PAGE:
by National Aeronautics and Space Administration, National Technical Information Service, distributor in [Washington, D.C, Springfield, Va .
Written in English
|Statement||prepared by Eugene L. Peck and Thomas R. Carroll.|
|Series||[NASA contractor report] -- NASA CR-189354.|
|Contributions||Carroll, Thomas R., United States. National Aeronautics and Space Administration.|
|The Physical Object|
Satellite remote sensing is a viable source of observations of land surface hydrologic fluxes and state variables, particularly in regions where in situ networks are sparse. Remote sensing has been successfully applied in the inventory and monitoring of protected areas around the world. Protected areas include national parks, national forests, all level of natural preserves and designated areas for the conservation of biological diversity and cultural and natural significance. Radar remote sensing now allows spatial parameters to be accessed for the monitoring of the soil surface and the modeling of its functioning. In fact, signals acquired by radar are strongly correlated to some physical variables that are linked to soil surface conditions, such as soil moisture and surface roughness. Remote sensing provides a means of observing hydrological state variables over large areas. The ones which we will consider in this paper are land surface temperature from thermal infrared data.
"Remote Sensing in Hydrology" provides a state-of-the-art analysis of the current applications of remote sensing for all aspects of the study of water resources. Following a brief examination of the basic principles of remote sensing, the authors deal in turn with each part of the hydrological cycle, emphasizing throughout the increasing. Multiscale Hydrologic Remote Sensing: Perspectives and Applications integrates advances in hydrologic science and innovative remote sensing technologies. Raising the visibility of interdisciplinary research on water resources, it offers a suite of tools and platforms for investigating spatially and temporally continuous hydrological variables and : Hardcover. 1. Institute of Geography and Spatial Management, Jagiellonian University, Gronostajowa 7, Krakow, Poland 2. Department of Environmental Science, Policy & Management, University of California, Berkeley, Mulford Hall, Berkeley, CA , USA. Remote sensing provides a means of observing hydrological state variables over large areas. The ones which we will consider in this paper are land surface temperature from thermal infrared data, surface soil moisture from passive microwave data, snow cover using both visible and microwave data, water quality using visible and near-infrared data and estimating landscape surface roughness using Cited by:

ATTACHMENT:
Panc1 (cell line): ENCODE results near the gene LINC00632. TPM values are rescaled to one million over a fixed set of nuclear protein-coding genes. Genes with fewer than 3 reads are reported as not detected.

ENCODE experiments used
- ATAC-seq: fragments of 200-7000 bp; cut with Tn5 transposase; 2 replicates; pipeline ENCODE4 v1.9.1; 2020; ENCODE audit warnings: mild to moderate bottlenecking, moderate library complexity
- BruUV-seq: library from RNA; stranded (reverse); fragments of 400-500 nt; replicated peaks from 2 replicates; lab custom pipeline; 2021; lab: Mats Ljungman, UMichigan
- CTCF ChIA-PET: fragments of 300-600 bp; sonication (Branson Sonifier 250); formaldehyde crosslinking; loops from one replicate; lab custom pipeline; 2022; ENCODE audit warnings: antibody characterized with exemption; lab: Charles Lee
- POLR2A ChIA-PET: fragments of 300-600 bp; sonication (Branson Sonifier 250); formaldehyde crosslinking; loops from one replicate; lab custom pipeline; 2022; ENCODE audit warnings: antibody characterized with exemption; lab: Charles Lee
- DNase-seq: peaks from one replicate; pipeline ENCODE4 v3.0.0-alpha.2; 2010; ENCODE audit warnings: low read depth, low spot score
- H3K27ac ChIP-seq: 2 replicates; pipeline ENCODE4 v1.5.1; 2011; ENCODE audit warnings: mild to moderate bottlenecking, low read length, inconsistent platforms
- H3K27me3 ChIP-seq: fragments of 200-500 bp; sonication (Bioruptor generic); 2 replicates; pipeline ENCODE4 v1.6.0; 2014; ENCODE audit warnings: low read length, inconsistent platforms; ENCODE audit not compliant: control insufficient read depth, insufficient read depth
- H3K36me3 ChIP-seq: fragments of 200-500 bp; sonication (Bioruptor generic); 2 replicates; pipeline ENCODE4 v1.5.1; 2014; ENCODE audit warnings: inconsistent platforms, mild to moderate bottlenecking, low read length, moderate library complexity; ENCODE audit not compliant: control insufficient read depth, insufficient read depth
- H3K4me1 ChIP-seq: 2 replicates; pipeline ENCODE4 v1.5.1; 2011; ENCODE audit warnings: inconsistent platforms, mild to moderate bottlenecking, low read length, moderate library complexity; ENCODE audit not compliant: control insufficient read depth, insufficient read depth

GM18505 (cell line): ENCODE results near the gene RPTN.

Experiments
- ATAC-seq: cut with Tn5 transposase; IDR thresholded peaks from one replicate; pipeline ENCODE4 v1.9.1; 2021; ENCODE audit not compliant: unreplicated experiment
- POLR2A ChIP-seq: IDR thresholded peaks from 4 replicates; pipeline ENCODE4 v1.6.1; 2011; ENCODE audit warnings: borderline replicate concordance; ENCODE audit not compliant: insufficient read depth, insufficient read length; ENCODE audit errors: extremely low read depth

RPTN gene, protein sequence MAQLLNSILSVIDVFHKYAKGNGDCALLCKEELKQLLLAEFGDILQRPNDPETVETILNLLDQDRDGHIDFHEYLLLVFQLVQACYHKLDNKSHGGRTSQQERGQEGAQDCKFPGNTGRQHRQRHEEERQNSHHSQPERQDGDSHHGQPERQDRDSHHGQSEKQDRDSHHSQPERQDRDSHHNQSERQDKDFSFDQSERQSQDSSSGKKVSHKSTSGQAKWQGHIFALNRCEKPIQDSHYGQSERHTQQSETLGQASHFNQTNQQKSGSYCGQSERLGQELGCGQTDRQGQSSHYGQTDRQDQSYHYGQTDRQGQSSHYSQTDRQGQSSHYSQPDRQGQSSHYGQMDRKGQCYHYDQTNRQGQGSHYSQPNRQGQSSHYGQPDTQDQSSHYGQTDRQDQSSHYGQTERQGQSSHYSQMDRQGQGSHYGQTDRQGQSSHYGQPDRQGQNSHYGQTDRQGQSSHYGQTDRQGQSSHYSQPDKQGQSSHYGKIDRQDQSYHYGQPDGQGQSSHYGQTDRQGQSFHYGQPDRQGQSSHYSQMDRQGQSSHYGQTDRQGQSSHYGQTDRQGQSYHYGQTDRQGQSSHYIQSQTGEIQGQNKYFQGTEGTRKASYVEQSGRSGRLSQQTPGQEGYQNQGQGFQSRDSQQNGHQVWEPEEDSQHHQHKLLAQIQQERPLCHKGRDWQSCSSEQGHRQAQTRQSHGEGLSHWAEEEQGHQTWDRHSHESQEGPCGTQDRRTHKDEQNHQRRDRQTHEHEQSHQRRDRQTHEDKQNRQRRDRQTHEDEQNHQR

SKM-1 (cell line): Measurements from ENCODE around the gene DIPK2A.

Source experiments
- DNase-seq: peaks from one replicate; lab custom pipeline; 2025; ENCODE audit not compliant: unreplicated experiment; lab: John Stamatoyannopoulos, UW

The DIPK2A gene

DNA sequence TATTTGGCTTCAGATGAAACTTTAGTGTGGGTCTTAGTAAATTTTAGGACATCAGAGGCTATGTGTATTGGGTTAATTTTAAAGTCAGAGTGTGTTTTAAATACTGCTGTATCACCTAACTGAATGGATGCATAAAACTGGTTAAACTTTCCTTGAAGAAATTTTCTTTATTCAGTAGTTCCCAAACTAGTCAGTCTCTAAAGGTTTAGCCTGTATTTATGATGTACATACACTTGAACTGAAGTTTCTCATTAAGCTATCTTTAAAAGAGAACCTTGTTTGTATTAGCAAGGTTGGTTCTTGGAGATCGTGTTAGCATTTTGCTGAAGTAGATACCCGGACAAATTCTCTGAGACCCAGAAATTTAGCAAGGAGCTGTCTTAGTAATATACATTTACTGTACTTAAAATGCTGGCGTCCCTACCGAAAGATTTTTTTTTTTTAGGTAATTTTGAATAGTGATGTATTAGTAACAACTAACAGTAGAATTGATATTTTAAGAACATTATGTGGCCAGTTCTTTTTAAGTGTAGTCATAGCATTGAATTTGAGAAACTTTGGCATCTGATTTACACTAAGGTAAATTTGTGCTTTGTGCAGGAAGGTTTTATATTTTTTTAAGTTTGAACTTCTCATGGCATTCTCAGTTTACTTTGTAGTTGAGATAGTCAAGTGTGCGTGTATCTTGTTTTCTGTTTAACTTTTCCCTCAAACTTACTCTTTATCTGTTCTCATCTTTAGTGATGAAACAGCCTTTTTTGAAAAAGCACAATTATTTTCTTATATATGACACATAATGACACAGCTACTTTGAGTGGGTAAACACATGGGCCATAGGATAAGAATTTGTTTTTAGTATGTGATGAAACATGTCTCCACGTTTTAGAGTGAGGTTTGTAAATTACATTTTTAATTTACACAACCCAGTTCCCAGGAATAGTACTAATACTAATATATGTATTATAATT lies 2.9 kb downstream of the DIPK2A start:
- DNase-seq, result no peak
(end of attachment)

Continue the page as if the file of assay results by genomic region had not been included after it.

A remote sensing observatory for hydrologic sciences: A genesis for scaling to continental hydrology Witold F. Krajewski,1 Martha C. Anderson,2 William E. Eichinger,1 Dara Entekhabi,3 Brian K. Hornbuckle,4 Paul R. Houser,5 Gabriel G. Katul,6 William P. Kustas,2 John M. Norman,7 Christa Peters-Lidard,8 and Eric F. Wood9 Received 18 July ; revised 24 February ; accepted 4 May Cited by: Yang Hong is a professor of hydrometeorology and remote sensing in the School of Civil Engineering and adjunct professor in the School of Meteorology, University of tly, he also serves as honorary chair professor at Tsinghua University, Beijing, China. Previously, he was a research scientist at NASA’s Goddard Space Flight Center and a postdoctoral researcher at University of Brand: CRC Press. Hydrologic remote sensing: capacity building for sustainability and resilience Hong, Yang, Khan, Sadiq Ibrahim, Zhang, Yu Environmental remote sensing plays a critical role in observing key hydrological components such as precipitation, soil moisture, evapotranspiration and total water storage on . Measurement of some important hydrologic variables remains problematic: retrieval of snow water equivalent (SWE) from space remains elusive especially in mountain areas, even though snow cover extent is well observed, and was the topic of 4 of the first 5 remote sensing papers published in WRR. We argue that this area deserves more strategic Cited by: